As a result, the attitude of the introvert appears a bit more negative at first, introverts appear a lot colder, more mistrustful and a lot more defensive. These attitudes are less accepted by our current society than the attitudes of extroverts, according to Jung, who are a lot more open. However, by retreating into their own inner worlds, introverts still contribute a lot to society: “In spite of these peculiarities the introvert is by no means a social loss. His retreat into himself is not a final renunciation of the world, but a search for quietude, where alone it is possible for him to make his contribution to the life of the community.” (p.143)
To conclude, it is interesting to note that Jung observed that the misunderstandings surrounding the identity of introverts are often cherished by introverts themselves, because they enjoy a certain mysticism surrounding their personality: “This type of person is the victim of numerous misunderstandings – not unjustly, for he actually invites them. Nor can he be acquitted of the charge of taking a secret delight in mystification, and that being misunderstood gives him a certain satisfaction.” (p.143)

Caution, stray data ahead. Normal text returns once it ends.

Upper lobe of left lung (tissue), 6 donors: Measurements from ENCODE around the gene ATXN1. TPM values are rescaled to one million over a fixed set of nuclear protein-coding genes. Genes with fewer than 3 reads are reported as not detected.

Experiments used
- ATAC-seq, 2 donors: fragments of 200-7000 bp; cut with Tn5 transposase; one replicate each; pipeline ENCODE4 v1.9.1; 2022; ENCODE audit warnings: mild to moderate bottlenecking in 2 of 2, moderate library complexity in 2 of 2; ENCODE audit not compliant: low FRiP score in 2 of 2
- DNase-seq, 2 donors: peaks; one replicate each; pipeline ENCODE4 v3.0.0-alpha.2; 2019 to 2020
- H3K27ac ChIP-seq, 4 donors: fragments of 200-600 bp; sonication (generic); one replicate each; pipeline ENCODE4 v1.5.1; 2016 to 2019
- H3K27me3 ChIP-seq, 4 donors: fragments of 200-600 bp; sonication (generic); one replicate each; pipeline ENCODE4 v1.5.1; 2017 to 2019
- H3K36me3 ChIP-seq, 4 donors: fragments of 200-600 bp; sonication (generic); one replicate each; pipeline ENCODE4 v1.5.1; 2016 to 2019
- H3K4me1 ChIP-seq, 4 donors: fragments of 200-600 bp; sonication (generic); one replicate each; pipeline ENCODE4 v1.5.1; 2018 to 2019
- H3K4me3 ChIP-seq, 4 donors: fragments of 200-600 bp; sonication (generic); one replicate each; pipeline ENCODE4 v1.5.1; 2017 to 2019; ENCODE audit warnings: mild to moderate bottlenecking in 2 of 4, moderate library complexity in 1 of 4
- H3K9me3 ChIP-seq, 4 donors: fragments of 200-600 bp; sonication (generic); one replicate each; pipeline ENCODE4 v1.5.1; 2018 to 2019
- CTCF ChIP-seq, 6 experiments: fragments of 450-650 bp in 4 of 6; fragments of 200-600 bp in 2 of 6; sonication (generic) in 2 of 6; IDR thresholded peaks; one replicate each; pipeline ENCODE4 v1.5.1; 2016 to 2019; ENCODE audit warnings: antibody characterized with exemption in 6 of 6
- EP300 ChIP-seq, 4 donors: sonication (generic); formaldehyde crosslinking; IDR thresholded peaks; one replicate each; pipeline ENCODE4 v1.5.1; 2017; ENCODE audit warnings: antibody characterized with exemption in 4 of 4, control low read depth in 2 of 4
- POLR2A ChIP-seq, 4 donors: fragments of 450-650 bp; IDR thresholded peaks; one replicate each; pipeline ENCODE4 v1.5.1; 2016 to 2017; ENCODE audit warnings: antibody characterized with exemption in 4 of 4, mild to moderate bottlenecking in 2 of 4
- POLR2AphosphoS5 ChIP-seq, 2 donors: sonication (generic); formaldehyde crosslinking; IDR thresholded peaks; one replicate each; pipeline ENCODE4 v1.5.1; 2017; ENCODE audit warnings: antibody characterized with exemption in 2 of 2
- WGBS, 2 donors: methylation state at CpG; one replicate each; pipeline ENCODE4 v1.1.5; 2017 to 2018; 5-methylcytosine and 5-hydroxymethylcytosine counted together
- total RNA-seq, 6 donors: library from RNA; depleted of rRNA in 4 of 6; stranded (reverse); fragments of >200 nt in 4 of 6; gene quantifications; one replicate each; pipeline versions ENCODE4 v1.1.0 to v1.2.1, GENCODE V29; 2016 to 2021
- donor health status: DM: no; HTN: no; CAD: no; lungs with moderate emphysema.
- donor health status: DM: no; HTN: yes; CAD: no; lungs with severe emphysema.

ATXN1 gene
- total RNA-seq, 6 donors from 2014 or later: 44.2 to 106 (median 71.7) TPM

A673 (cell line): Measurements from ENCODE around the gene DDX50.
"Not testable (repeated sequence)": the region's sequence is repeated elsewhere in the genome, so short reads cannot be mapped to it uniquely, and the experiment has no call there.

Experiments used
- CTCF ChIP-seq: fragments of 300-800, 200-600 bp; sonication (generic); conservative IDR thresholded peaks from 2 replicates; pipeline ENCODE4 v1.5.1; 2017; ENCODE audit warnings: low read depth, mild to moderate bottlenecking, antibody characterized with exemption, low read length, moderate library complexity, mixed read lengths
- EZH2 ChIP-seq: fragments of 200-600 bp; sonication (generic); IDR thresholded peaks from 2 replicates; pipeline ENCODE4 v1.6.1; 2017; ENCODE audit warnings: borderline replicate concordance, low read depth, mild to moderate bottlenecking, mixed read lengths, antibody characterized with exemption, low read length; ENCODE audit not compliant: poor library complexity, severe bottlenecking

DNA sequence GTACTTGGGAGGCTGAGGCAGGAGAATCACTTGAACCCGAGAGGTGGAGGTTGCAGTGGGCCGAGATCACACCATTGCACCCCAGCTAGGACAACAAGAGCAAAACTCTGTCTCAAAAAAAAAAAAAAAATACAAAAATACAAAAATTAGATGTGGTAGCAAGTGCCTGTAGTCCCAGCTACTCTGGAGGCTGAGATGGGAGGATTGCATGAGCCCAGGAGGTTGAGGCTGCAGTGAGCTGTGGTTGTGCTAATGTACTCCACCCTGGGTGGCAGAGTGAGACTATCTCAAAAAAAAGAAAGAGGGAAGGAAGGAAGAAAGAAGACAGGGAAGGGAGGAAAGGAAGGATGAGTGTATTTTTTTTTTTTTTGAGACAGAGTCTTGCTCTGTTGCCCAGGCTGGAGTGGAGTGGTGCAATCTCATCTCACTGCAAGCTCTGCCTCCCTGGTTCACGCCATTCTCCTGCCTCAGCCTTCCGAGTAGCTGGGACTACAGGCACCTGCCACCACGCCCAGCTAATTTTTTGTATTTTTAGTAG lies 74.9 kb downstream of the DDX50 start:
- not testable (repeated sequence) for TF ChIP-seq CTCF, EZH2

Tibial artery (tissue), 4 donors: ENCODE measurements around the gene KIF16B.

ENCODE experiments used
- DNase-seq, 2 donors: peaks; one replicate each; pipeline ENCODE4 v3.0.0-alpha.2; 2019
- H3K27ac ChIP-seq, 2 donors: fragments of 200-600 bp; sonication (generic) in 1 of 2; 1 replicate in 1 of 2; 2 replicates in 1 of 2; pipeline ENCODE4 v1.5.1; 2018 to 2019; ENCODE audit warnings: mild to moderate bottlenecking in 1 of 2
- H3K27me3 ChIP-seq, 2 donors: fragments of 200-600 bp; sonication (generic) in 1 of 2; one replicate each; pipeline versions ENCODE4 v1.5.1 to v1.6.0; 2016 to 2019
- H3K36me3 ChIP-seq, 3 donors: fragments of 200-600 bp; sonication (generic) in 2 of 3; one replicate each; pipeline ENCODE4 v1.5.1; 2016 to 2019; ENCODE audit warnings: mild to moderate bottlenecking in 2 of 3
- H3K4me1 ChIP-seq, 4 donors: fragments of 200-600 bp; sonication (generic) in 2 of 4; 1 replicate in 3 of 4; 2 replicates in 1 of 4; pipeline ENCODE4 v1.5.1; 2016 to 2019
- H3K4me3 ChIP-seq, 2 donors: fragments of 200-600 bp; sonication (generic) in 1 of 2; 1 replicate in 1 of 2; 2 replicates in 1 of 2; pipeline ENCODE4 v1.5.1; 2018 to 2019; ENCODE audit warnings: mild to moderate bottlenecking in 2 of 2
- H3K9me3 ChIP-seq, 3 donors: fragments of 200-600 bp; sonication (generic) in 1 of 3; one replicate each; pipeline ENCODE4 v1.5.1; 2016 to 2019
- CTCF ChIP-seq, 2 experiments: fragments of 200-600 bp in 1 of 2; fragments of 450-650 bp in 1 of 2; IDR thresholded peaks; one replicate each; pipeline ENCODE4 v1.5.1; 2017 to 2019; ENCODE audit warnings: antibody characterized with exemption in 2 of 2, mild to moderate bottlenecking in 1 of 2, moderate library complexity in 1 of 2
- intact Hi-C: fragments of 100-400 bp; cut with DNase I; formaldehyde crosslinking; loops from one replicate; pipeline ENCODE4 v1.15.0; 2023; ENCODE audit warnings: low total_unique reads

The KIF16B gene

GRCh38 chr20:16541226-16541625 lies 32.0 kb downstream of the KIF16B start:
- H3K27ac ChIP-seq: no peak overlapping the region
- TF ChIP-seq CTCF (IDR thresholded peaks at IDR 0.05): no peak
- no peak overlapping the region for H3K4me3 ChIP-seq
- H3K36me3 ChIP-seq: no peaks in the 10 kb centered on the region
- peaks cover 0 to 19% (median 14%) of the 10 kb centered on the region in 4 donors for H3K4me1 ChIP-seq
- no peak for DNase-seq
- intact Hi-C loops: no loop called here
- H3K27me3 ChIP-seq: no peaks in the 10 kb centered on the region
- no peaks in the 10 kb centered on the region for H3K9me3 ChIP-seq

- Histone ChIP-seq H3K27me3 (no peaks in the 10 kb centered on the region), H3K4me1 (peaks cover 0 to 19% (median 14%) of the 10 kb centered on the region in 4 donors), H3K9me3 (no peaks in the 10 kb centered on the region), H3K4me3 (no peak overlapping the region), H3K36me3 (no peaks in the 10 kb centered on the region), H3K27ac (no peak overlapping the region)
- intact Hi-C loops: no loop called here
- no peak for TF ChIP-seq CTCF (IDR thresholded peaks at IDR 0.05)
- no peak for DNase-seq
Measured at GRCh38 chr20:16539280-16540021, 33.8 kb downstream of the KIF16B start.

|Focus on the object||Focus on the subject|
|Active social life||Dislikes large social gatherings|
|Easy to share their life with others||Very private|
|Neglects the internal world||Neglects the external world|
|Easy to make friends||Very selective in making friends|
How can the Concept of Introversion and Extroversion Help us Understand our own Personalities?
These differing attitudes result in an interesting situation. Fundamentally, introverts trust their own internal world a lot more, while extroverts put more faith into the external world. According to Jung there is, of course, no right or wrong approach, which in a sense results in the existence of two worlds. Whereas extroverts often neglect the internal world, introverts often neglect the external world: